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Confessions of a Greenpeace Dropout: The Making of a Sensible Environmentalist Paperback – November 22, 2010
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Top Customer Reviews
We learn about how he became involved in radical environmentalism; how he became president of Greenpeace in 1977; how he reacted to the sinking of the Rainbow Warrior in Auckland; how he grew aware of ideological and politicised agendas amongst his peers; and how he eventually decided he had had enough of a once important organisation.
He describes in detail his growing disillusionment with Greenpeace. He came to see that these people were ideologically-driven activists, not scientists, so they were often going off half-cocked, lambasting things which were not in fact harmful or dangerous.
The last straw was when Greenpeace decided to run with a global ban on chlorine. "This is when Greenpeace really lost me. As a student of advanced biochemistry, I realized chlorine was one of the 92 natural elements in the periodic table and that it is essential for life. You don't just go around banning entire elements, especially when life without them would be impossible!"
A number of related concerns eventually led to his decision to leave. He was tired of the politics, the grandstanding, the propaganda, and the radical, inflexible warfare mentality of Greenpeace. He knew there must be a better way to have genuine sustainable environmental outcomes.
"I wanted to move from constant confrontation, always telling people what they should stop doing, to trying to find consensus about what we should do instead.Read more ›
The first part of his book deals with his early formative experiences, friendships forged, campaigns that were run (including to save the baby seals) and the general we-are-changing-the-world euphoria of the young man on a mission. It is a fascinating account and gives us a valuable insight into the personal relationships, the highs and lows and the motivations his group of young and idealistic people who helped to change our world.
Then at a 1982 UNEP sponsored conference in Nairobi attended by 85 NGO environmentalists Moore's world-view was altered forever. He came away from Nairobi still a committed environmentalist but with a new more nuanced and sophisticated approach. The concept of "sustainability/sustainable development" entered his consciousness for the first time. This new concept required a compromise between environmentalism and industrial civilisation: a balancing of environmental, social and economic values; and a recognition that there were around 7 billion people on the planet who had needs and rights that ought to be considered and accommodated.
This shift in Moore's thinking began to put him at odds with the hard-line, uncompromising, `black and white' line taken by Greenpeace (and other environmental groups). The group he helped found had become deeply ideological and intolerant.Read more ›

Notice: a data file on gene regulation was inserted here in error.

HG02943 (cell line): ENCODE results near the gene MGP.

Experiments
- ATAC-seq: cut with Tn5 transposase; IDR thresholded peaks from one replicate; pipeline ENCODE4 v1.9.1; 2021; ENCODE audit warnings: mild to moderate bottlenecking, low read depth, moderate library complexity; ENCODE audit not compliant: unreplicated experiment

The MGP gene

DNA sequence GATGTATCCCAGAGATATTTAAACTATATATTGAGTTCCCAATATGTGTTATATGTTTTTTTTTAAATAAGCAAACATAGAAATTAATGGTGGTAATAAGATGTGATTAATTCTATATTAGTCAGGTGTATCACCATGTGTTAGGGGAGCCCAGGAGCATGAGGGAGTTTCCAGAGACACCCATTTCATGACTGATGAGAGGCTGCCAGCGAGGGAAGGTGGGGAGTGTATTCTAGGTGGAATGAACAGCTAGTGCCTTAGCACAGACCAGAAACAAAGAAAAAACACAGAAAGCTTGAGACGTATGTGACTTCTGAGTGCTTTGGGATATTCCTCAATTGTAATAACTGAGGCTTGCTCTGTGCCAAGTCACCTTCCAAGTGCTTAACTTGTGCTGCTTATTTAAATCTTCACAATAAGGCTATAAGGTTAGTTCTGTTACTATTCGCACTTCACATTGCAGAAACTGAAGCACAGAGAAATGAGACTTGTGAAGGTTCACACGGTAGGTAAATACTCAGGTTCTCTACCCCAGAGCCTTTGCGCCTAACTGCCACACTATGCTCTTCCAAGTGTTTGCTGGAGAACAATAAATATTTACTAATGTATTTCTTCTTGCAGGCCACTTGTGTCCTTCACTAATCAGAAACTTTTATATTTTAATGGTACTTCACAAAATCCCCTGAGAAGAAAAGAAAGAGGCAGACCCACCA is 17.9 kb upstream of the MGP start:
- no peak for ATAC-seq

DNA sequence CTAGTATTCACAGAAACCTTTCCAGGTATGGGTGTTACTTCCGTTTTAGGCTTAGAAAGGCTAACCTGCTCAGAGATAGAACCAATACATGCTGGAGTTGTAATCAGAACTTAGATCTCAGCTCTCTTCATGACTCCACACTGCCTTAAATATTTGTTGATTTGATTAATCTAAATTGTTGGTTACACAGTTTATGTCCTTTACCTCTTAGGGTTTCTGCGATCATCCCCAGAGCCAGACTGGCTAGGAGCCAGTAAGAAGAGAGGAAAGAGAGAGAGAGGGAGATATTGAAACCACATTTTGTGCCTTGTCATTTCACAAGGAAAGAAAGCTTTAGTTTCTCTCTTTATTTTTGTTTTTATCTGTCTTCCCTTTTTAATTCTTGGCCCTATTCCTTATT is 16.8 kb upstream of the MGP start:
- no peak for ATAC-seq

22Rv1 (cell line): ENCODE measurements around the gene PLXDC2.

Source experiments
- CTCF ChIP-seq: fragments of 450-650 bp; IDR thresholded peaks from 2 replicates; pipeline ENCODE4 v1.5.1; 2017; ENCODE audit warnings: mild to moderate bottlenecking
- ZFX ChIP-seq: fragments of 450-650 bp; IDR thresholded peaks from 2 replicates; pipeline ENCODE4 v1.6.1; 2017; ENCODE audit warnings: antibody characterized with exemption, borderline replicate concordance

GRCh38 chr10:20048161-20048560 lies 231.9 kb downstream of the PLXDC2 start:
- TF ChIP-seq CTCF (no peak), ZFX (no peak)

After a short chapter of introductory frustration over the change of course Greenpeace has made, which made him drop out, he gives a great history of how they single-handedly launched successful campaigns against atmospheric testing of nuclear weapons, illegal hunting of whales, clubbing of tens of thousands of seal pups, and quite a few other activities that I think were worthy endeavors in protecting our environment. He also protested building nuclear power plants, but has now done an about face on that. One could skip over this and start with page 37, "The Beginnings," if the introductory part hasn't enough interest.
Much of the book is spent on refuting the reasons Greenpeace has for their campaigns on genetic alteration of crops and animals, use of chemicals in industrial products, global climate change, and so forth. He states (very correctly) that the evolved Greenpeace bases nearly nothing on science or real data (or what I would call "common sense"), but is obsessed with winning converts and battling authorities and industries. His writing about forestry is very well done, as he was raised in a lumber town in British Columbia and has been involved in forestry most of his life. His contention is that lumber is our greatest renewable resource and that the forestry industry is NOT destroying the forests, but expanding them. He makes great arguments in favor of nuclear power (he didn't mention this, but I love the bumper sticker I've often seen "more people have died in the back seat of Ted Kennedy's car than in US nuclear accidents").Read more ›
Most Recent Customer Reviews
Watch Dr Moore as he's caught red-handed lying through his teeth about the safety of Monsanto Roundup. Read morePublished 12 months ago by albert
This book is not only a marvelous review of responsibly environmentalism, its a true education on all things environmental. I bought copies for my
three collegiate grandkids.
A dedicated environmentalist who, unlike so many others, bases his actions on humanitarian and scientific considerations.Published 18 months ago by C. J. F. Smit
This is the best book I've read in a while, As he goes through the book it's a history of green peace and how they got started, what they did, but then about a 1/3 of the way... Read morePublished on July 7, 2013 by Ray S
This book has a lot of good and bad about it. First, I wanted a book that had a sort of general overarching summary of the entirety modern environmentalism, and this book covers a... Read morePublished on April 6, 2013 by Fawx Wulf
This book is so deceptively titled (not to mention its content) that it should be a crime to charge money for it. Read morePublished on March 26, 2013 by Devin